Municipal Bonds Part II

| October 1, 2012 | 0 Comments

Whatever happens in Washington on the tax policy front will have a significant impact on the holders of municipal bonds (“muni bonds” or just “munis”). As I discussed in July, the benefits of owning muni bonds depends on your tax rate. The higher your tax rate, the better off you are with muni bonds lower tax-free income. Investors in lower marginal tax brackets are often better off buying taxable bonds and paying the tax on the income, because you may have more after-tax income than you would buying the tax-free municipal bonds.

So let’s assume you’ve decided that municipal bonds should be a part of your portfolio. What is the best way to acquire them? Like every other security, muni bonds can be purchased either through brokerage accounts, mutual funds, and a variety of other methods. I’ll walk through some of them in today’s column.

Brokerage Accounts.This is the traditional way to buy just about any security. The advantage of a brokerage account is that you can see the bonds you own, and all of the gory details of each one. You know when the coupon payments will be made, and you can see the price of each bond each day.

That said, there are a couple of challenges with traditional brokerage accounts. I’ve seen a lot of ads on late night TV from municipal bond “specialists.” Almost invariably, the bonds they are offering are bonds that they’ve helped the municipality to create. This is a potential problem because their job is to sell the bonds as fast as they can, for as much money as they can. Their job is NOT to get you the best bond for your situation.

The other problem is the cost. You generally have no idea how much you’ve paid to own a municipal bond because of the mark-up applied by the brokerage firm. They are sold based on yields and price. For example, I recently looked up a bond that was sold to an end client at a price of $131.369. What wasn’t obvious was that the broker paid $128.994 for that exact same bond a moment earlier. That’s a 1.8 percent commission on a single bond trade. It’s almost impossible to see what commissions or mark-ups you are paying, even for bonds traded through discount brokers like Schwab or TD Ameritrade.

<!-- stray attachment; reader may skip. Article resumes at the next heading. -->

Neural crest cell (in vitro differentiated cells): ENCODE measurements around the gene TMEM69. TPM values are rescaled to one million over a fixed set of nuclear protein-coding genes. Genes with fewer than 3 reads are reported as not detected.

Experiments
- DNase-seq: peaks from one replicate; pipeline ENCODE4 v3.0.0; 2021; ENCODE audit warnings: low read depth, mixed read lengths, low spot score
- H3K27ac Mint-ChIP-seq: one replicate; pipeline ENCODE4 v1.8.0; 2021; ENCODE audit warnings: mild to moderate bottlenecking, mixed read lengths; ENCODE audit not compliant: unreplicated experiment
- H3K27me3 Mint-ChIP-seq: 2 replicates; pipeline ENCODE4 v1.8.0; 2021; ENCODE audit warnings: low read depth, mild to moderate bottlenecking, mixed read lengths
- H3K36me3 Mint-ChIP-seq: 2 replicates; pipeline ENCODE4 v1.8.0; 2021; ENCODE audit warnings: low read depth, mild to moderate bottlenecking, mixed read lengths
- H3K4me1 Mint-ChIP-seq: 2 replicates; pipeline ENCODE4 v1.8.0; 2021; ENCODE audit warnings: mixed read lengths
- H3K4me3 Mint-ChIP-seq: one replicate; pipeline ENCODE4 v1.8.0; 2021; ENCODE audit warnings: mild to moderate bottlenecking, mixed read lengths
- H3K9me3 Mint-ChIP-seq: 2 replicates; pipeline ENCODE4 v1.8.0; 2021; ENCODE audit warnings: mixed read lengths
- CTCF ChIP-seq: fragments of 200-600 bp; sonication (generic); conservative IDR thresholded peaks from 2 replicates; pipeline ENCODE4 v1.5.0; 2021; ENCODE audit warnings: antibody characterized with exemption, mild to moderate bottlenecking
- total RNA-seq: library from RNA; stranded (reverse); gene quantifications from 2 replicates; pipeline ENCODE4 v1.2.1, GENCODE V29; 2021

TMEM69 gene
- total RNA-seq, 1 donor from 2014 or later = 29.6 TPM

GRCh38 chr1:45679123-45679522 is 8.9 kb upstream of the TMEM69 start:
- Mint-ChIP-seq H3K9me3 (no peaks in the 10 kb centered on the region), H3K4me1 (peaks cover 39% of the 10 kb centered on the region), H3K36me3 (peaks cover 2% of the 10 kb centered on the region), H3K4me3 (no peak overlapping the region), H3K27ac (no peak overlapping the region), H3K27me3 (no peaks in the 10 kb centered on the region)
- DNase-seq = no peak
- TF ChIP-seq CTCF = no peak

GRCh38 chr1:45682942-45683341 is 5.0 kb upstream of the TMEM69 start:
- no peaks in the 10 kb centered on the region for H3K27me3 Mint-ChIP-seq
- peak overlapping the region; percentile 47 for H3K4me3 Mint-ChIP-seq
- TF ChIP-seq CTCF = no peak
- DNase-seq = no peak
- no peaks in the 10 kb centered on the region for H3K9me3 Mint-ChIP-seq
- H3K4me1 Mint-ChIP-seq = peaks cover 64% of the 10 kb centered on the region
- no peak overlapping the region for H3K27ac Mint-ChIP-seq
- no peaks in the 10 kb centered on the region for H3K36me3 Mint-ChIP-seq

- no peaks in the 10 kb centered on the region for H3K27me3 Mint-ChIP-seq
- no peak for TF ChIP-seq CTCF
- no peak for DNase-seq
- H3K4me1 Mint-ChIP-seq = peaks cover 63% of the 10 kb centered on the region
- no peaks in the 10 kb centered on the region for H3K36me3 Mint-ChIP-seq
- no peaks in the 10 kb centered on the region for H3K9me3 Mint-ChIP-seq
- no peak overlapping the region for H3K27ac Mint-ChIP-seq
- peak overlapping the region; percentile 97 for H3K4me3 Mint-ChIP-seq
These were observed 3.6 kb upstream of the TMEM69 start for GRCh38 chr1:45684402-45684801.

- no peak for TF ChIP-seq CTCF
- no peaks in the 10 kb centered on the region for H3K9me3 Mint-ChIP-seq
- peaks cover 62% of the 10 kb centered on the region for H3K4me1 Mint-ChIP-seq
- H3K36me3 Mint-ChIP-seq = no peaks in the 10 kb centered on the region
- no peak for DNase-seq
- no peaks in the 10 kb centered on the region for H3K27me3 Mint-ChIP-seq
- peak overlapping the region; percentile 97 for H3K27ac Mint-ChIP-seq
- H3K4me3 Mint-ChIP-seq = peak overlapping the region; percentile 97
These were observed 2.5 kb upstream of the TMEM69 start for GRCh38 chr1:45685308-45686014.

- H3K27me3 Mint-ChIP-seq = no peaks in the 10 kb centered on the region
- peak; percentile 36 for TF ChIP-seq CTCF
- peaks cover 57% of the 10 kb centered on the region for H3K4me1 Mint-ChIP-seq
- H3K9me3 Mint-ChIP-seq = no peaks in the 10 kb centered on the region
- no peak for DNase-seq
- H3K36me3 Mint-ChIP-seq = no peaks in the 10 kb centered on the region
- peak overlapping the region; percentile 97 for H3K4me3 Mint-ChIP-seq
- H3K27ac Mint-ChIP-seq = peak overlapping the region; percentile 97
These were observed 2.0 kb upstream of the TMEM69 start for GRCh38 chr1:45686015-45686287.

Separately Managed Accounts (SMAs).The SMA is a bit of a wrinkle on a brokerage account. Instead of paying transaction costs per trade, you pay annual fees that cover trading, servicing and management of the account. In addition, you pay a professional manager like PIMCO or Nuveen to decide which bonds to buy.

In theory, this will give you the individual bond ownership of a brokerage account and better bond selection because the manager isn’t just buying whatever bonds that brokerage firm might have underwritten last week. In practice, it’s still very difficult to fully understand the costs, and few investors ever really take advantage of owning the bonds directly, like being able to harvest tax losses. Despite their advantages, these accounts tend to underperform mutual funds run by the same managers, once you include all of the fees involved.

Because the fees are lower for large accounts, these types of accounts tend to make more sense once you’re talking about portfolios of a few million dollars or more.

Mutual Funds. Despite their plebian reputation, mutual funds generally have the lowest costs and the best managers, giving them a significant advantage in the long run. I say generally because there can be a vast difference between comparable funds. For example, a Vanguard intermediate-term California municipal bond fund costs around 0.20 percent per year, compared to a similar Oppenheimer fund with a 0.81 percent expense ratio AND a 2.25 percent front-end commission. Furthermore, the income is more stable and the funds can be bought or sold with relatively low cost, compared to the high costs of buying or selling individual bonds.

This column is prepared by Rick Brooks, CFA, CFP®. Rick is Vice President for Investment Management with Blankinship & Foster, LLC, a wealth advisory firm specializing in comprehensive financial planning and investment management. Rick can be reached at (858) 755-5166, or by email at Rick and his family live in Mission Hills.



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